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State of Emergency, Anti-Terrorism Measures and Human Rights Defence. Developments in the USA and the UK after 11 September 2001 Riccardo Crestani
The consequences of the attacks on 11 September go beyond the wars in Afghanistan, Iraq and the war on terror. They became a turning point in Western countries concerning measures for the defence of human rights. The new measures have given rise to the suspicion that governments might curb people’s freedom too easily when faced with the threat of terrorist attacks. But what exactly did happen following 9/11 in Western democracies?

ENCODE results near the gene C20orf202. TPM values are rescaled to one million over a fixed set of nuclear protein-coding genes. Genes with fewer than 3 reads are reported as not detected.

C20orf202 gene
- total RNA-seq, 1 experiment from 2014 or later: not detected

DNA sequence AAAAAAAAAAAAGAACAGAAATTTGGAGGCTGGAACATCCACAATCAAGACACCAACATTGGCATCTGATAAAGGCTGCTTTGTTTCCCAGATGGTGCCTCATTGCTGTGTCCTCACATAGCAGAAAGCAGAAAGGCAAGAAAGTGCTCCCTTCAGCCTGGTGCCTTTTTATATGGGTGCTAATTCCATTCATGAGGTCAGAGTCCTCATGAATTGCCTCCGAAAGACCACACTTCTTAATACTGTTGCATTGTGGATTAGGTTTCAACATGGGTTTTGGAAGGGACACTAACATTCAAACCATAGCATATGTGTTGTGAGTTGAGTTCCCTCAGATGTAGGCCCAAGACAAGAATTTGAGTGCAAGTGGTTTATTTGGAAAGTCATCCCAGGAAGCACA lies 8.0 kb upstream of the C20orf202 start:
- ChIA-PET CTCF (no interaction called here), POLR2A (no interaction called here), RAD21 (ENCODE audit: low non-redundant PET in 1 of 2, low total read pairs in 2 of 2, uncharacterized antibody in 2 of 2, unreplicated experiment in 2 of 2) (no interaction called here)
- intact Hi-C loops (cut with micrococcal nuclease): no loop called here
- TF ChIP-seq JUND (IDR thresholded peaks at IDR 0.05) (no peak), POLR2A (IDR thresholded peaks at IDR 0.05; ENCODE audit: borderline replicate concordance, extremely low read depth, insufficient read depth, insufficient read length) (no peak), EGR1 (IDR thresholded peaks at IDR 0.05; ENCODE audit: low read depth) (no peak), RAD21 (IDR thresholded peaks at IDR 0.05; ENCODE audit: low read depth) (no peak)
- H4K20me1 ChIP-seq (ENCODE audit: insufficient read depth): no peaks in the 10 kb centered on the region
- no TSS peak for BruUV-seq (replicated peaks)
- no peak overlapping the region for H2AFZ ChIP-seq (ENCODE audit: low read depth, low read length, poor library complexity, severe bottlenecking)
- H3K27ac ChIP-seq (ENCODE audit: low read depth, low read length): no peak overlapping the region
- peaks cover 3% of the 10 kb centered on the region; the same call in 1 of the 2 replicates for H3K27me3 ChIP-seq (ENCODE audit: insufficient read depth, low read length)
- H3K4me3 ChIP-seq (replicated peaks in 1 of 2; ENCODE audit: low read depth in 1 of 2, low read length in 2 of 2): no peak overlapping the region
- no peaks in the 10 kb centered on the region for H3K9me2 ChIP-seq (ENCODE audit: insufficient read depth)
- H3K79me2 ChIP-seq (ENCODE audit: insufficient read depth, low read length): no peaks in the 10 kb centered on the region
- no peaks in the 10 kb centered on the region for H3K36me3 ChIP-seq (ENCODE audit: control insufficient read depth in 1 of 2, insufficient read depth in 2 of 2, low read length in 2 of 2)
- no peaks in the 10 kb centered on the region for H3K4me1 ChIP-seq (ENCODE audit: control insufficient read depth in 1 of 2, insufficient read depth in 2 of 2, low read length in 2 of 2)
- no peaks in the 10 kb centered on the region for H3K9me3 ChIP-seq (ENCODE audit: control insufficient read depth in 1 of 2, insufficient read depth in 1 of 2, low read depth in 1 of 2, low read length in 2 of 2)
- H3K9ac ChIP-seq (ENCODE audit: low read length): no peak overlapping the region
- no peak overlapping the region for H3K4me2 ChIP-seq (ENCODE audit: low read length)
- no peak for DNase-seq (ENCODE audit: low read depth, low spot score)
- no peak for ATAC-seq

In the attempt to answer the question the author considers the position of the United States, as the only superpower on the international arena and leader for Western states after the Second World War. On the other hand Great Britain is chosen as an example of the US’s most faithful ally but which is also a European country that is part of the European Convention on Human Rights. The case analysis is preceded by a survey of the pertinent international norms, in particular article 4 of the International Covenant on Civil and Political Rights, and article 15 of the European Convention on Human Rights, focusing on derogations in states of emergency. As regards the USA measures, critical analysis is carried out on the PATRIOT Act and on the debate concerning its renewal, while in the case of the UK focus is on Part 4 of the Anti-Terrorism, Crime and Security Act, on the Prevention of Terrorism Act and proposals following the attacks in July 2005, including the use of torture.